"They were like, 'You've spoiled our war!' kind of thing, so I was Billy No-Mates in the corner."

Paul Conroy Marie Colvin on the job in 2011.

Then in walked Marie Colvin.

Conroy hadn't talked to her before, but knew who she was. Colvin was famed for her brilliant reporting, her disregard for danger, and the pirate-patch she'd worn since losing an eye to shrapnel in Sri Lanka.

"She stands there and she went, 'Who, and where, is the boatman?'

"And I kind of meekly put me hand up, and she walks across, sticks her hand out and says, 'Boatman, I like your style. Marie Colvin, Sunday Times. Can I buy you a whisky?"

She called him Boatman from that day on.


That was 2003, but the pair weren't a working team until 2011, when the Arab Spring was sweeping across northern Africa toward the Middle East – an apparent domino-march of societies rejecting tyranny.

Paul Conroy It took Conroy a while to get the hang of taking action shots during war. The trick is to start taking photos while everyone else is still hitting the deck.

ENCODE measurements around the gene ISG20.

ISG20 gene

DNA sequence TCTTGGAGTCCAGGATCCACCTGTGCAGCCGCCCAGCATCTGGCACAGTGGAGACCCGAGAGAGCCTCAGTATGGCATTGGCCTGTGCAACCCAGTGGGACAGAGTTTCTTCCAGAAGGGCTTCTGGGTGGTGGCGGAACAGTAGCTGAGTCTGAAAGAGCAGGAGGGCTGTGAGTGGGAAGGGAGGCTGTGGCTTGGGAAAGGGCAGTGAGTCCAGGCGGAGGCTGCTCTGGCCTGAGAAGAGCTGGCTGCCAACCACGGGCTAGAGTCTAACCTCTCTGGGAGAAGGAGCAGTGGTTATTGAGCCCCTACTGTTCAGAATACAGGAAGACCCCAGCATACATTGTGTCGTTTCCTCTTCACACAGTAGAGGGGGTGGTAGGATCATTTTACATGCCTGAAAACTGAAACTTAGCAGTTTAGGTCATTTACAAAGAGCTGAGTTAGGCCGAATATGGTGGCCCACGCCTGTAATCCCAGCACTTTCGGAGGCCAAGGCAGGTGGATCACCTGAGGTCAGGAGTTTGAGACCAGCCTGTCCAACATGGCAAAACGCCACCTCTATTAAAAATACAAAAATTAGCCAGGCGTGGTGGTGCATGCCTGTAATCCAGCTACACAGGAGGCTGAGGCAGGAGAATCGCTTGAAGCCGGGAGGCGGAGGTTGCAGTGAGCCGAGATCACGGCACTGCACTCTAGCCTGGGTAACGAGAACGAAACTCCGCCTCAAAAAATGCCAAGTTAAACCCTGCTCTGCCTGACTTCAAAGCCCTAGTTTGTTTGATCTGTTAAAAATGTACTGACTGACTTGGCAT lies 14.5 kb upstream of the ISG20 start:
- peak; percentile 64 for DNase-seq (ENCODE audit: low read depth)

They reported from Tunisia, Egypt, Libya ("we were there when Gaddafi was killed and we got the pictures and the story"). Then from Syria – where, in 2012, Colvin was killed while reporting from the city of Homs. French photographer Rémi Ochlik also died and Conroy and another journalist were injured.

Seven years on, he's still telling the story he and Colvin were reporting to the world that day: of an authoritarian regime that crushes dissent by using battlefield weapons on its own civilians, and drops targeted shells on journalists who report the fact.

"I feel like that assignment never ended," says Conroy. "I came out, and I remember lying in hospital pretty mashed up and she was on me shoulder going, 'What the f... are you doing? Get up. They're still in there. This is still happening.'"